Slow the Presses!

Slow the Presses!
May 15, 2013

Wendell Cox

Wendell Cox is a senior fellow of The Heartland Institute; a consultant to public and private... (read full bio)

It has been a difficult time for newspapers. The industry  has experienced serious challenges due to multiple factors going back at least  to the early 1960s when the three major television networks began their  extensive and widely popular evening news programs, with the likes of Walter Cronkite, Chet Huntley and David Brinkley.

Recent Setbacks

The rise of the Internet over the last two decades has posed  a much larger challenge. More people were able to access more interactive news  sources, including the Internet editions of major newspapers, nearly all of  which were free in the beginning. Then there was Apple, with its  ground-breaking iPad which made accessing news sources more user-friendly. Newspapers  competed hard to design their own applications, which often required paid  subscriptions. Of course, Ipad has competitors now and many newspapers have  implemented paid firewalls for their Internet sites.

However, the Great Recession may have dealt the most  important blow to the print edition. The collapse of the housing market brought  a catastrophic decline in real estate and help wanted classified advertisements,  a key source of revenues. Added to this was a drop in overall business, which  also reduced advertising revenues.

Some large newspapers such as The Wall Street Journal,and The  New York Times claim they have gained circulation. However, looking beneath  the gross numbers provided by the Alliance  for Audited Media, it is clear that virtually all of the gains are in online editions, while print editions continue to decline. Even the online gains  may be overstated, because a print edition subscriber who is also an online edition subscriber gets counted twice for the same newspaper.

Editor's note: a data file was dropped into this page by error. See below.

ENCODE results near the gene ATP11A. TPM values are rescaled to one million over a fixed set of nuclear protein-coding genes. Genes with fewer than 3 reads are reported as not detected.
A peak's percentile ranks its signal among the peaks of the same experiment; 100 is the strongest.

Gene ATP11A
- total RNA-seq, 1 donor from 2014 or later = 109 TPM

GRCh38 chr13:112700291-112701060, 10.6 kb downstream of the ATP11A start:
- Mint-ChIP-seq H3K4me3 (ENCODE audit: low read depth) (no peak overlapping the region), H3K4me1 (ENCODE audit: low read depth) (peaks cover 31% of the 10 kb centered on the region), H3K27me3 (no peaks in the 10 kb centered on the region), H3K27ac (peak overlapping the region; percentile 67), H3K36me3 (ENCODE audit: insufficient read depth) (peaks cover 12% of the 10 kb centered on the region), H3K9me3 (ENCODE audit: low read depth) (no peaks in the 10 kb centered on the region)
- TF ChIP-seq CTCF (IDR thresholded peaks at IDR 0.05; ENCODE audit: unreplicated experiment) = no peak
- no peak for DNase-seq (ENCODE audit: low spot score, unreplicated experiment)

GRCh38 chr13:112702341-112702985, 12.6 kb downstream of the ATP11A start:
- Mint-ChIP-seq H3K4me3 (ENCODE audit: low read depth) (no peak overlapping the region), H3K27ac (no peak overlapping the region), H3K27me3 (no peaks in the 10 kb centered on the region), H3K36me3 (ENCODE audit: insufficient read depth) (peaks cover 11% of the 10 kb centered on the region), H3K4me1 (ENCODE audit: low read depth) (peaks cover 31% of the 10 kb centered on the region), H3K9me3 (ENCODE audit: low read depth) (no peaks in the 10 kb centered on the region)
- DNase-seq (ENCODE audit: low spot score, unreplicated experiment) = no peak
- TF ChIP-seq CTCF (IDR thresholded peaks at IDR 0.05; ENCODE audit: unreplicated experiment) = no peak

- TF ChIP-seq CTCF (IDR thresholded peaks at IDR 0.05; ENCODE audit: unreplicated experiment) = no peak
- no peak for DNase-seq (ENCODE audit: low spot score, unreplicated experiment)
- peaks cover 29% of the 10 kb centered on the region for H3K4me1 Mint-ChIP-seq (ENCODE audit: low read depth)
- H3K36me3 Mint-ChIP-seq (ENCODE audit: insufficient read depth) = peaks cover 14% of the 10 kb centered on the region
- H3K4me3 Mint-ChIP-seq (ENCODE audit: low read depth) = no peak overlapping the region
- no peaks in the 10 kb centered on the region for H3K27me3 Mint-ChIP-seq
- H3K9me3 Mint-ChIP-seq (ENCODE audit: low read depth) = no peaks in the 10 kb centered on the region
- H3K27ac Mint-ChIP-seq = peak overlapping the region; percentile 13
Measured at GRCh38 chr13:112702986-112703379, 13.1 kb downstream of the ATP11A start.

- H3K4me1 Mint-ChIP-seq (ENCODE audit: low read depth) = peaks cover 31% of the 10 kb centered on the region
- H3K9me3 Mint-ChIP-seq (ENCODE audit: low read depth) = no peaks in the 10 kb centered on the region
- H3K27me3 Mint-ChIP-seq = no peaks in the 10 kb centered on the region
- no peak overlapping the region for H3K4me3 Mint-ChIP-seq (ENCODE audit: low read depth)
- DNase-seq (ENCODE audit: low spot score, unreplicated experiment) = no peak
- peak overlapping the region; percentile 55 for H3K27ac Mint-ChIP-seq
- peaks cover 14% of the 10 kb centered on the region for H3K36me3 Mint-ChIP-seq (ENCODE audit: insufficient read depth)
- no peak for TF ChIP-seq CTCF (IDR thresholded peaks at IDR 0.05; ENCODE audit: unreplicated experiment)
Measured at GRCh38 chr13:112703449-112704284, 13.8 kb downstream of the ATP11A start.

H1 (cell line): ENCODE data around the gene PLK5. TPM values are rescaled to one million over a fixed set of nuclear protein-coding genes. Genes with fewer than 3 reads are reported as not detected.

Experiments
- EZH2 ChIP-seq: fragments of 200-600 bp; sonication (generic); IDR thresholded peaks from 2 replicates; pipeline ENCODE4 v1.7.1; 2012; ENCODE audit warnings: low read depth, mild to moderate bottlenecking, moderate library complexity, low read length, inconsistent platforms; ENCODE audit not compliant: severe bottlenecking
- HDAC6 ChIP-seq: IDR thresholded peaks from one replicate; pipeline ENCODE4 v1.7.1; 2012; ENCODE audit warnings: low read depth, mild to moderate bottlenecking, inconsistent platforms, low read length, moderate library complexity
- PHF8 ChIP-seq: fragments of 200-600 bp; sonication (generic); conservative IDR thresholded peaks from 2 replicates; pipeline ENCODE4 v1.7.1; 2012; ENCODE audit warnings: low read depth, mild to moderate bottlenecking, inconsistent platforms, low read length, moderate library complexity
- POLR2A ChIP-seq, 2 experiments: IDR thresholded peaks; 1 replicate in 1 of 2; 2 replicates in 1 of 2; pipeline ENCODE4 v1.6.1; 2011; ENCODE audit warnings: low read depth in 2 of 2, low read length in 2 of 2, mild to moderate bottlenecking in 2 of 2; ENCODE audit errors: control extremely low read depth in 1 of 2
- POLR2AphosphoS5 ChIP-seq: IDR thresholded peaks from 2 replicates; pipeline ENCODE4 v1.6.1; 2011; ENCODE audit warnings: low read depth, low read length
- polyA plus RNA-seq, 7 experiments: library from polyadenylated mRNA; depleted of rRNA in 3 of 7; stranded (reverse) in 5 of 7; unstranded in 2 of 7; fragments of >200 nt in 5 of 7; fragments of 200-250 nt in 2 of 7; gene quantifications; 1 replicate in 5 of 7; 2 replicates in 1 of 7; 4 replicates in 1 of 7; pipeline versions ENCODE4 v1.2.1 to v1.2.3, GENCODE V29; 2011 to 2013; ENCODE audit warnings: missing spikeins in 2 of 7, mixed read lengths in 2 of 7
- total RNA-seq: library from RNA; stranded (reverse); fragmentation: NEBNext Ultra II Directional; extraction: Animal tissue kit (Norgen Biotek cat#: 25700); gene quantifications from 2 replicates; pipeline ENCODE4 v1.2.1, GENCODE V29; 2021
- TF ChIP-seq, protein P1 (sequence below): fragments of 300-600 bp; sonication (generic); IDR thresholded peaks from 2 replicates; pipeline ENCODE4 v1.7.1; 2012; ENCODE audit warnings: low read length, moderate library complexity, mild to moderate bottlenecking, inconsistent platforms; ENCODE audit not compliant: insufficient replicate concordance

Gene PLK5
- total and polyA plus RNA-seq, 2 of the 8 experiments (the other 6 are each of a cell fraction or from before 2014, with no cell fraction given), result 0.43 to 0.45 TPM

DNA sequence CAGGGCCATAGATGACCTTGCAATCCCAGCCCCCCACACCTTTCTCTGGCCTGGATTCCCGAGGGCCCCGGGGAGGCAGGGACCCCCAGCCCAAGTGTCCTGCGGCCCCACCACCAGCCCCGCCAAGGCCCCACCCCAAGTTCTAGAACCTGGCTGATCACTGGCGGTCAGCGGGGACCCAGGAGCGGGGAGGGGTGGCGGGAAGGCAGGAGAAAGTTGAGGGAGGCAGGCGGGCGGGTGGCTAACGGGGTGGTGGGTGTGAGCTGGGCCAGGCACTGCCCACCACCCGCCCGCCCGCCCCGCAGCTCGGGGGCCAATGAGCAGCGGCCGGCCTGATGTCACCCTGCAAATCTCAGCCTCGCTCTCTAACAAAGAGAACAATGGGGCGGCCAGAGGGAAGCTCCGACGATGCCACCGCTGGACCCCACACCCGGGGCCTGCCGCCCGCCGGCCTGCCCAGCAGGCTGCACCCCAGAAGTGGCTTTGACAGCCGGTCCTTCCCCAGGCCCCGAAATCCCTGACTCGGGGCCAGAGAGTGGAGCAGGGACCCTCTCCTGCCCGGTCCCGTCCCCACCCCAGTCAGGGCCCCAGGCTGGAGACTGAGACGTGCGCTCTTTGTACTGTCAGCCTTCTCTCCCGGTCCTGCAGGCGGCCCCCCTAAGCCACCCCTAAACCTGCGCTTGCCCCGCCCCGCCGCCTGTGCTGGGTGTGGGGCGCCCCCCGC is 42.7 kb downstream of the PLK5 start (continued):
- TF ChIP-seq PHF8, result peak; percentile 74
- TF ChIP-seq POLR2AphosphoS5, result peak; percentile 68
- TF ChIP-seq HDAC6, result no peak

Smaller Press Runs

A review of the change in circulation in the nation's 20  largest newspapers since 1998 indicates the depth of the losses. The year 1998  is chosen because newspaper circulations remained at high levels and the losses  to Internet editions and other media sources has not yet occurred.

From 1998 to 2013, the 20 largest newspapers lost more than 5 million of their 13.4 million weekday print subscribers, a loss of nearly  four out of ten subscribers (39 percent). At the same time, there were  substantial differences among the top 20 papers in their losses (Table).

 

Top    15 Newspapers in 1998: 1998-2013 Print Circulation
Newspaper 1998 2013 % Change
The Wall Street Journal      1,740      1,481 -14.9%
USA Today      1,653      1,424 -13.8%
The New York Times      1,067         731 -31.5%
Los Angeles Times      1,068         433 -59.5%
The Washington Post         759         431 -43.2%
New York Post         438         409 -6.6%
Chicago Tribune         673         368 -45.3%
New York Daily News         723         360 -50.1%
Arizona Republic         435         286 -34.3%
Newsday (Long Island)         572         266 -53.5%
Houston Chronicle         551         231 -58.0%